Sunday, November 06, 2005

Perfect day, abolished.

Here's how Saturday went: Bruiser knocked politely at our door so that he could come partake of the morning waking up activities. We got up, ate our breakfast (whole wheat bagels, toasted; tea). We went out, my husband for a bike ride, me for a trip to a couple of consignment stores in search of a yellow sweater, which may be becoming a quest rather than an errand. We went to Big City Soup for lunch. We saw Good Night, and Good Luck. We went to Ken Sanders' Rare Books and perused. We bought several excellent books (Galway Kinnell's translation of Francois Villon for me; a book on Coxey's Army for the historian). Then, we went back to the theater and saw Shopgirl. We rushed home, we took Bruiser to the dog park, leaving only when it was too dark to see and he was the last dog there. We came home and had soup and cheese toast for dinner. We watched the Jazz lose to the Suns--disappointment, but it was the Suns, after all. Then we watched two episodes of Six Feet Under before going to bed. It was a perfect day.

Today, however, The Weight descended. There's grading to do. Important manifestoes and assessment projects and textbook proposals to write. A package I should have mailed yesterday. In short, all the responsibilities that I shirked yesterday are crushingly present today. Yesterday felt light--even the sky, in between the movies, was streaked with gorgeous autumn sunshine. Today, the sky is heavy.

The cure to all of this is to dig in and grade, write, etc. Instead, I want to: take photographs of the leaves, paint, buy big sheets of rice paper and ink black shapes on them with a fat brush. Buy yards of white silk and paint colorful circles on it. Do yoga every day. Take long walks. Listen to each and every one of the new CDs I have recently purchased. Play through another couple of Haydn sonatas.

What I actually did: bought stuff at Target; made garlic french fries; took Bruiser to the dog park; counted how long until I can take another sabbatical (two years plus ten months). What I'm going to do now: watch the remaining two episodes of Six Feet Under.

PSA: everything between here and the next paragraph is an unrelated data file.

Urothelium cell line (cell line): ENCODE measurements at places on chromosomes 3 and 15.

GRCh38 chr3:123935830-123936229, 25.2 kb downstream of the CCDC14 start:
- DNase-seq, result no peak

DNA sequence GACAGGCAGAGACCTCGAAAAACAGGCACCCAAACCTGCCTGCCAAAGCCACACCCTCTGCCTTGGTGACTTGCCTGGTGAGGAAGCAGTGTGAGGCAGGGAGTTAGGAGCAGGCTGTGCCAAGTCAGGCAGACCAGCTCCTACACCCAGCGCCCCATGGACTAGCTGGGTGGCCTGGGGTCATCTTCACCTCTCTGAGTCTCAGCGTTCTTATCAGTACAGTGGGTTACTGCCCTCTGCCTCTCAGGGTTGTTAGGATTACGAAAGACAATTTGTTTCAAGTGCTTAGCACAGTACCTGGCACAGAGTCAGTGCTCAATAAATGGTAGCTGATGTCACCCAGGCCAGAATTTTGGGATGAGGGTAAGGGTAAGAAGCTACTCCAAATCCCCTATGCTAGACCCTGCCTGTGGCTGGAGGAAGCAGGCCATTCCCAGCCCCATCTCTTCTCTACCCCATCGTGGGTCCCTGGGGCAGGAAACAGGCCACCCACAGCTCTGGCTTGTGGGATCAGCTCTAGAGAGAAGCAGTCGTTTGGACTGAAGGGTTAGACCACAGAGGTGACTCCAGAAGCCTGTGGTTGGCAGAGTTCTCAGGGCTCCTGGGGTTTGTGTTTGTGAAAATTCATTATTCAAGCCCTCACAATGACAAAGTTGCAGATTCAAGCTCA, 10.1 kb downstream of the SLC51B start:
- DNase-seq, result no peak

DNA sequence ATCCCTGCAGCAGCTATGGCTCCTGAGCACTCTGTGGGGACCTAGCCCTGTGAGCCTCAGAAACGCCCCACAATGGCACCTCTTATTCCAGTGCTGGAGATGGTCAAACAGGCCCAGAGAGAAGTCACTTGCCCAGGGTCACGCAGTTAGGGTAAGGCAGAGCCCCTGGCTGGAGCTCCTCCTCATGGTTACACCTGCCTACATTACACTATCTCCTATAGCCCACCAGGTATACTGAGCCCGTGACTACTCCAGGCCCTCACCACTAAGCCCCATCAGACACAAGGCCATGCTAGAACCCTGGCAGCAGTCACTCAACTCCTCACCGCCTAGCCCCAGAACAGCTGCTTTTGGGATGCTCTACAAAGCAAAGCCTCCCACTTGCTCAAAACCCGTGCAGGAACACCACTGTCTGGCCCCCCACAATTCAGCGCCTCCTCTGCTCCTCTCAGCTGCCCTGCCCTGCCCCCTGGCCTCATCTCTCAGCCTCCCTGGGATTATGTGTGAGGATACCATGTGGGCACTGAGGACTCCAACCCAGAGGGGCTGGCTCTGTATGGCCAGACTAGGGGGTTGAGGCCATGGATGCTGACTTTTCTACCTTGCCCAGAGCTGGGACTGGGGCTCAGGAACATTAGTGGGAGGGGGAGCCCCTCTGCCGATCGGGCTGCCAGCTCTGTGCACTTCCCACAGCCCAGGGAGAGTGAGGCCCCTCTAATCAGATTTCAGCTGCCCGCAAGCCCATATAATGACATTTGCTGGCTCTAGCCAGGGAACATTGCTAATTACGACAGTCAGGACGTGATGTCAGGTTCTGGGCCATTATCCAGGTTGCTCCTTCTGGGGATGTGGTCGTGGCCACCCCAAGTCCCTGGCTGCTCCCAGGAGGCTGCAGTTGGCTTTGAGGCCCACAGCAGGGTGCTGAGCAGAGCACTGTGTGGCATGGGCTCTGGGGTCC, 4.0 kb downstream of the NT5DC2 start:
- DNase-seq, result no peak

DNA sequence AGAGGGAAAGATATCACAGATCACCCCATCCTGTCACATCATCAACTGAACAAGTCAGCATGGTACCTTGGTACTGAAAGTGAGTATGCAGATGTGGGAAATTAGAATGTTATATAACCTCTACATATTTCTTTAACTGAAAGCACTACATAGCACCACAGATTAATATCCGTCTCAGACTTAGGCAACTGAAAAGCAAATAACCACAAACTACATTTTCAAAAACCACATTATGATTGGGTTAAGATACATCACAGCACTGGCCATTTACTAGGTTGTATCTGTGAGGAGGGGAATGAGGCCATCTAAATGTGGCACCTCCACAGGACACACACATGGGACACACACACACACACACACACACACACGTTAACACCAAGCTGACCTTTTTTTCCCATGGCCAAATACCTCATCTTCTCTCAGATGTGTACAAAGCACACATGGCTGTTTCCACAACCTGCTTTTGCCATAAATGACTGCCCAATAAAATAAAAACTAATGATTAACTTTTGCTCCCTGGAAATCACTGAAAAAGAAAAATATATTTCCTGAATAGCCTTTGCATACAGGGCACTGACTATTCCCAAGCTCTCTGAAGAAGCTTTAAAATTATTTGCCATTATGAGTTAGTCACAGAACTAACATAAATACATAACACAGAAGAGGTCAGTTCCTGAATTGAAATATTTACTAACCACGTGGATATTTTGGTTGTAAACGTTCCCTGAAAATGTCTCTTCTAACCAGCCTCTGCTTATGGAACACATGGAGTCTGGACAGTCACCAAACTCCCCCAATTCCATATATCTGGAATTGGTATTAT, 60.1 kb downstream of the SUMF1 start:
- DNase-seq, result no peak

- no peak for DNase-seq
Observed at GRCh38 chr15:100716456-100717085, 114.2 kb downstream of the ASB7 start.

Note: if I'm whining, so be it, as this is a blog, in case you didn't notice, and that means a license for narcissism.

7 comments:

Counterintuitive said...

I stand amazed at your Saturday joy--two movies!, book browsing, a park, and then the ever indulgent episodes of 6 ft.

I'm into whining.

I had to chuckle at the garlic fries--I remember you took us to the French place in SF for garlic fries. You insisted we get them and they were fabulous.

Deb said...

Hi--

What did you think of Shopgirl? I saw it this weekend, and I'm still mulling it over. But parts of it really bothered me.

(By the way, I'm Deb, another 2-year-college writing teacher. I've read--and enjoyed!--your blog for a while, but hadn't posted until now.)

Lisa B. said...

Here's my capsule review, which I posted on my website:

Shopgirl: My favorite combination--funny and melancholy. Is Steve Martin really too old for the part? I asked myself this question midway through the film, a question which I suppose implies its answer, since if he weren't too old, the question wouldn't have occurred. However, he looks pretty good, and I was willing to believe that the lovely Claire Danes might fall for him, given the romance of his gestures. The true surprise of the film, ravishing in an oddball way, is Jason Schwartzman. At first, you think the role might be conceptually too mannered, but he makes it all seem kind of invented on the spot. If you don't buy this kind of film, then please don't go and then complain to me about it. I, however, loved it.

Lisa B. said...

By the way, nice to meet you!

middlebrow said...

Dr. Write and I need a dog. It would markedly improve our Saturdays.

Seeing moveies (together) is also good.

Deb said...

Hi--

Thanks for sharing your Shopgirl review! My good friend (with whom I saw the movie) responded pretty much as you did.

Me, I don't know. I was kind of turned off by the Ray Porter character. For instance, when he takes off Mirabelle's watch during their second date, puts his fingers around her wrist, and says, "Now *I'm* your watch"--well, that just made me go "ewwww."

But maybe it's just me!

Lisa B. said...

See, I mentally edited out that moment, which, you're right, is sort of creepy. However, I did find his gift of the gloves sort of bewitching.

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